NEW YORK (GenomeWeb) – Gastric cancer patients with MUC16 gene mutations have higher tumor mutational loads than those who do not, according to a new study. These gene mutations could also identify patients who might benefit from immunotherapy.
More than 26,000 people are diagnosed with gastric cancer each year in the US, according to the National Cancer Institute, and slightly less than a third of patients survive five years.
MUC16 is commonly mutated in gastric cancer, and researchers from the US and China sought to examine its relationship to tumor mutational load and prognosis in cohorts from the Cancer Genome Atlas and from Asia. The Cancer Genome Atlas project investigators previously identified four molecular subtypes of gastric cancer that are associated with different prognoses, and the researchers noted that these subtypes are influenced by tumor mutational load.
As they reported today in JAMA Oncology, the researchers found MUC16 to be linked to a higher mutational load, but also a better prognosis in both cohorts. As they also found MUC16 mutations to affect immune response, the researchers suggested that it could be used to identify patients who might respond to immunotherapies.
"Immunotherapy treatment has shown remarkable benefit for some cancer patients whereas others experience toxicities," author Wei Zhang from Wake Forest Baptist Medical Center said in a statement. "More potential markers are urgently needed to help oncologists decide which patient would benefit from this promising new treatment strategy."
The researchers downloaded somatic mutation and gene expression data from 427 gastric cancer samples from the TCGA using the Genome Data Commons site and collected previously published somatic mutation and gene expression data on 256 Asian gastric cancer patients for analysis.
Within the TCGA cohort, MUC16 was the most commonly mutated gene, the researchers reported. Other frequent mutations affected BRCA1, BRCA2, POLE, and MLH3.
Samples with MUC16 mutations had a significantly higher mutation rate than those without, the researchers noted. They attributed tumor mutation load to tumor instability, which they said is prevalent in gastric cancer.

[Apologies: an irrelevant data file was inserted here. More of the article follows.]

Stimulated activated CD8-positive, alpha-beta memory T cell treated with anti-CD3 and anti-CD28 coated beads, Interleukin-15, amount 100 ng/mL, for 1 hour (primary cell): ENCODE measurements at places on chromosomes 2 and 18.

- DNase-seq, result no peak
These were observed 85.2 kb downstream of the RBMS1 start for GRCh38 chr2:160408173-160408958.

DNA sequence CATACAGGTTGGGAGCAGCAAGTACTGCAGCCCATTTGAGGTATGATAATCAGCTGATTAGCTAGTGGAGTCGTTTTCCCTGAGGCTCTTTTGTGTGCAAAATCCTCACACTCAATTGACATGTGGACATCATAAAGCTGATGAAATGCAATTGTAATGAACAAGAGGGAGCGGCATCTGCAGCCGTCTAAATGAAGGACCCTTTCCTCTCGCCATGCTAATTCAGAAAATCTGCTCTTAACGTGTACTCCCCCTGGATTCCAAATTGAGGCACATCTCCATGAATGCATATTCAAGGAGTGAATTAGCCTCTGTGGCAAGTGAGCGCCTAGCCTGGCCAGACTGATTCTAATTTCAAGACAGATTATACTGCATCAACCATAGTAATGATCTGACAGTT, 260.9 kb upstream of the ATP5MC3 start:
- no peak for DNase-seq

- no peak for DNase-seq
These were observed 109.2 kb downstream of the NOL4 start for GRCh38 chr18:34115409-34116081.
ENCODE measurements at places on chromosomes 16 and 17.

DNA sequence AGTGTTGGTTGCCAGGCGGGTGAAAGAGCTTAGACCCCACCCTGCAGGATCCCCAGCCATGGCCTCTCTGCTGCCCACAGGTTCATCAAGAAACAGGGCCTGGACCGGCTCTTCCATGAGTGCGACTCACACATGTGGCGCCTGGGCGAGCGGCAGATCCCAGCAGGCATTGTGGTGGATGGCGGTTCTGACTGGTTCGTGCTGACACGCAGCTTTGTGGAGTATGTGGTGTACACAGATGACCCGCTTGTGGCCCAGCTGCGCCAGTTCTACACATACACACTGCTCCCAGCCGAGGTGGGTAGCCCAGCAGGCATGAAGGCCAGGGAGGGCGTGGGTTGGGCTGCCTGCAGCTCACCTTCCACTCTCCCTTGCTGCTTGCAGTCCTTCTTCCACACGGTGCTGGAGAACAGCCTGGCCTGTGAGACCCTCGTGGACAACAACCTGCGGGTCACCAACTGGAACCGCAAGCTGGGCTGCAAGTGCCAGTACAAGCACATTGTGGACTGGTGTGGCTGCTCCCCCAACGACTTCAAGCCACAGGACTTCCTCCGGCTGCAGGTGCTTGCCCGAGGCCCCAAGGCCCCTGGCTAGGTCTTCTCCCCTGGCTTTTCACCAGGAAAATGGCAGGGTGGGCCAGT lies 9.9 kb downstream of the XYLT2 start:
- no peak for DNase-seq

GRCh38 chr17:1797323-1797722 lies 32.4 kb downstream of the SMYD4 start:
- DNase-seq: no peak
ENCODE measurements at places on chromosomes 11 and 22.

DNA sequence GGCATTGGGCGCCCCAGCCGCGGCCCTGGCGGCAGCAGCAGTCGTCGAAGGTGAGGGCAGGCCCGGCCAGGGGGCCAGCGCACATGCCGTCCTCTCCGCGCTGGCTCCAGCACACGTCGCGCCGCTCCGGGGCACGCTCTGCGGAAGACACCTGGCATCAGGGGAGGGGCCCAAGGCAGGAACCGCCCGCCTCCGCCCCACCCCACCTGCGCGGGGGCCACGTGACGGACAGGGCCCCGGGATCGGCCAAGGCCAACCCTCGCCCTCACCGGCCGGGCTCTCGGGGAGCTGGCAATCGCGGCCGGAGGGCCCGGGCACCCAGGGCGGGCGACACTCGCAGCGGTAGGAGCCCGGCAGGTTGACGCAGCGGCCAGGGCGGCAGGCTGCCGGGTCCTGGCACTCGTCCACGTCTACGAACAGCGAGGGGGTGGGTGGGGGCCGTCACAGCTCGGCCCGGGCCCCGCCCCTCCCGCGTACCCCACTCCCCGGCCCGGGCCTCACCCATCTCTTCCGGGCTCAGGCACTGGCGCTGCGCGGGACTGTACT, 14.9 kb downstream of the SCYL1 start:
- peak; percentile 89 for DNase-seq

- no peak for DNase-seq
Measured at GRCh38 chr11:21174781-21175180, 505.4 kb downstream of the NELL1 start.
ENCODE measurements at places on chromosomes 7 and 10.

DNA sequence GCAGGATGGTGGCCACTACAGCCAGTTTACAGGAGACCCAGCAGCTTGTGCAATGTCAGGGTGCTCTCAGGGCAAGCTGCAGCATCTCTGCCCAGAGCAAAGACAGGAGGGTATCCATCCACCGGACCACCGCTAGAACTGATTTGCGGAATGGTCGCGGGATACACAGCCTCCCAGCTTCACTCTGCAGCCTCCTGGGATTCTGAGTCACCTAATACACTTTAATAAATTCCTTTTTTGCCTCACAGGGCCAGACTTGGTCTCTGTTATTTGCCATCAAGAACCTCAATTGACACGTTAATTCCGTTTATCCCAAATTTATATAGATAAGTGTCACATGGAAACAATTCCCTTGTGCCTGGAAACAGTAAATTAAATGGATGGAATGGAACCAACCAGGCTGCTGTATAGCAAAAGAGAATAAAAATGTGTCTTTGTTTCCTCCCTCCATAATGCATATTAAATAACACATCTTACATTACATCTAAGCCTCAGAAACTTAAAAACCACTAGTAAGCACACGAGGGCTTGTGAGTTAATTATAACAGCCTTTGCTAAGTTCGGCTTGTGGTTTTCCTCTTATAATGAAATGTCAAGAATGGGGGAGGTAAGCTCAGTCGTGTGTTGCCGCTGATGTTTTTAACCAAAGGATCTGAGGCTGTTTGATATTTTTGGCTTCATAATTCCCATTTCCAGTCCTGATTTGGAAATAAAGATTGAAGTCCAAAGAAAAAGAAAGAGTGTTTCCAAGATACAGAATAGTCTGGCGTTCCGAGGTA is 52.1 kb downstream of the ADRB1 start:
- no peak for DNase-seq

MUC16 mutations were also significantly associated with better survival outcome in the TCGA cohort: Patients with MUC16 mutations survived a median 46.9 months, as compared to 26.7 months for those without. The researchers noted that this effect held even when they controlled for confounding factors such as age, sex, BRCA1 or BRCA2 mutations, and defective DNA mismatch repair signature.
Zhang and his colleagues had similar results in the Asian cohort. Again, MUC16 was the most commonly mutated gene, and it was associated with a higher mutational count and better survival outcomes.
These MUC16 mutations appeared to influence the expression of other genes. In particular, the researchers reported that signaling pathways involved in the immune system, cell cycle checkpoints, antigen processing, and DNA replication and repair were altered in samples with MUC16 mutations, as compared to those without.
As MUC16 is also known to modulate immune response to cancer, the researchers suggested that patients with MUC16 mutations could benefit from therapies that boost the immune response.
However, the researchers noted that their study has a number of limitations, including that their Asian cohort was aggregated from four previous studies, but also that the mechanism behind the link between MUC16 mutations and tumor mutational load and survival is not clear.
In an accompanying commentary, the Royal Marsden Hospital's Elizabeth Smyth and the University of Cambridge's Rebecca Fitzgerald suggested that MUC16 mutations might not be directly linked to tumor mutational load. They noted that MUC16 is a large gene with low replication timing, which leads to an accumulation of mutations.
They also postulated that MUC16's association with increased survival could be due to its role in neoantigen presentation and that the culling of MUC16 neoantigen-presenting cancer cells would lead to a population of cells that don't express MUC16 and have reduced metastatic and immunosuppressive potential.
Still, they said that though these results are "preliminary and require further validation, they could provide a signpost for clinically relevant research in gastric cancer or, in view of the ubiquity of MUC16 mutations, in other tumor types."